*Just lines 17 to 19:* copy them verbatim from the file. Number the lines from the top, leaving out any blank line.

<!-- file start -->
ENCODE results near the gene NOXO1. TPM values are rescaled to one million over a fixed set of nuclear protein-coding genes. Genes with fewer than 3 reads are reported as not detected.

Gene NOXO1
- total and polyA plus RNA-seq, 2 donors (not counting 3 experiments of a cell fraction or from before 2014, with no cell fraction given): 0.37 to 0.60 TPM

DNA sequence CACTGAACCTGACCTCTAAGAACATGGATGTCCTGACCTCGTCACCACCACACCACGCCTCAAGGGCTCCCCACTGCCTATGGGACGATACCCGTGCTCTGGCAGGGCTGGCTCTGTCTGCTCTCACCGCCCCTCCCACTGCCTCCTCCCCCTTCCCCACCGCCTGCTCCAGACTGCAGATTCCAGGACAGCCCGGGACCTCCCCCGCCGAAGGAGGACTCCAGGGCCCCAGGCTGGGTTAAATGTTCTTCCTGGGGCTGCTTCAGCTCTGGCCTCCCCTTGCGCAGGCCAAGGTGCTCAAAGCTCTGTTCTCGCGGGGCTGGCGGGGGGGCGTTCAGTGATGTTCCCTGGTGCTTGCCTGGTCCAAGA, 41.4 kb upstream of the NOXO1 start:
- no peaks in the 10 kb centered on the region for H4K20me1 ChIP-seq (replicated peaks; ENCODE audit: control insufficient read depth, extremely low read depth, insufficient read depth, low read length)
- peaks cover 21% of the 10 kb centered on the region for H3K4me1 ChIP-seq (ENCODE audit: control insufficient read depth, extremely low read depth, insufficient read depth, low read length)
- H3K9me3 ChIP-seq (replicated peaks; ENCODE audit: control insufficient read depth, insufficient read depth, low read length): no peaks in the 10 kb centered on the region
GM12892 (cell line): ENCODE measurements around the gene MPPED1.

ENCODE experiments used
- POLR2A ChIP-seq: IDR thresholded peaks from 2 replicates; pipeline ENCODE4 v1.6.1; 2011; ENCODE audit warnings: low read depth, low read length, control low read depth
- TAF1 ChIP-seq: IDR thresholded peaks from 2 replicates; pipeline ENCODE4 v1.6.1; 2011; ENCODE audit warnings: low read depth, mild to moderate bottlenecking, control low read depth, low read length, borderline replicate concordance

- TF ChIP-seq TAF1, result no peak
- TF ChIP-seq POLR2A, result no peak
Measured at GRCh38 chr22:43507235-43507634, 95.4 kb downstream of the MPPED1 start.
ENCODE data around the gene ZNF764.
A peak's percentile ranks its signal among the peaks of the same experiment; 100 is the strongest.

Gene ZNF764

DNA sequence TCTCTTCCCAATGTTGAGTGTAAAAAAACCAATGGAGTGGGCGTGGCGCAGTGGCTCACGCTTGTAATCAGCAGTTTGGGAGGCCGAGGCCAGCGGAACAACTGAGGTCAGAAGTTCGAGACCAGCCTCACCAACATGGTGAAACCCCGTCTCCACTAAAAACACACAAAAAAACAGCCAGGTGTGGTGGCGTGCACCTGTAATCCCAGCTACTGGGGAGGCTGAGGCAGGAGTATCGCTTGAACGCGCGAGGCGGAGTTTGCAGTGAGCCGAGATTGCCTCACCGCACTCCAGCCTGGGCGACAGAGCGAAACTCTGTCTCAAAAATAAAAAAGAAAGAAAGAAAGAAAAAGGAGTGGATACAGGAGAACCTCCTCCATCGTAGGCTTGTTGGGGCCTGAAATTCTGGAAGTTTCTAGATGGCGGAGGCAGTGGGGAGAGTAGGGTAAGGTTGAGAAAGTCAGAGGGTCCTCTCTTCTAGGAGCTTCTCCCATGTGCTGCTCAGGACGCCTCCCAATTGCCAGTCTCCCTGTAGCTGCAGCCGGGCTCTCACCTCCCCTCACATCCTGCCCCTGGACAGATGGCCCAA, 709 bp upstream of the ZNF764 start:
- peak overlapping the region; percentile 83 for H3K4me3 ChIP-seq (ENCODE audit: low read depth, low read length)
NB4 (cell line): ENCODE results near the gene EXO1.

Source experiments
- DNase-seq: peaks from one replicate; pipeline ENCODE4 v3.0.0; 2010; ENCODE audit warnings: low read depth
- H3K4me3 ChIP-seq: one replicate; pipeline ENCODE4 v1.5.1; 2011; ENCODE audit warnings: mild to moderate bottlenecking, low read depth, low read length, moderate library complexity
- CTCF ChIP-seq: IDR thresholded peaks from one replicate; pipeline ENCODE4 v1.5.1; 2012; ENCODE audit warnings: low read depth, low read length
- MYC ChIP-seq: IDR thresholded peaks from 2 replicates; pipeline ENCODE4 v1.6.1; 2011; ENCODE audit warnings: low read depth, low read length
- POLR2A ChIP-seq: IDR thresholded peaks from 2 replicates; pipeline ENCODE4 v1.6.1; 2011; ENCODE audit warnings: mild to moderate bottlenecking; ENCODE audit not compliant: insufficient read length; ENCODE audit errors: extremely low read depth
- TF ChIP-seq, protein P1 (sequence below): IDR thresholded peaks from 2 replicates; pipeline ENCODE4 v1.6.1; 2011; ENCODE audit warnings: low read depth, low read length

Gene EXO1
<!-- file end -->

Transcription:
Gene ZNF764

DNA sequence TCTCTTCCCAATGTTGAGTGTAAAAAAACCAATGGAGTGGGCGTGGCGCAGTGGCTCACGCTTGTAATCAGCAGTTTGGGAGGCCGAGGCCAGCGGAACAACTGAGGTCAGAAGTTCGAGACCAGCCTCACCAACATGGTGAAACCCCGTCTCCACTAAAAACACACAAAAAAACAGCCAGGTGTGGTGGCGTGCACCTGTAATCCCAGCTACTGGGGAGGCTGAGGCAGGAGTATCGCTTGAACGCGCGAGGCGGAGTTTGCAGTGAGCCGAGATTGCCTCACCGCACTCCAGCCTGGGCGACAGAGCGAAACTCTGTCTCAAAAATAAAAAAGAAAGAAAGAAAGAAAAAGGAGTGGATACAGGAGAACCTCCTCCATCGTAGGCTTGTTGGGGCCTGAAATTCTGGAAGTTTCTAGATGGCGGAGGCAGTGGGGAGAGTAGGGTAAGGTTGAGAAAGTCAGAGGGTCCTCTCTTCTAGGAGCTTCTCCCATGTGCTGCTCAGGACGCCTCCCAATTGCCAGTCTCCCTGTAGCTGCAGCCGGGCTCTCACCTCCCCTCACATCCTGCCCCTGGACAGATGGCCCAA, 709 bp upstream of the ZNF764 start:
- peak overlapping the region; percentile 83 for H3K4me3 ChIP-seq (ENCODE audit: low read depth, low read length)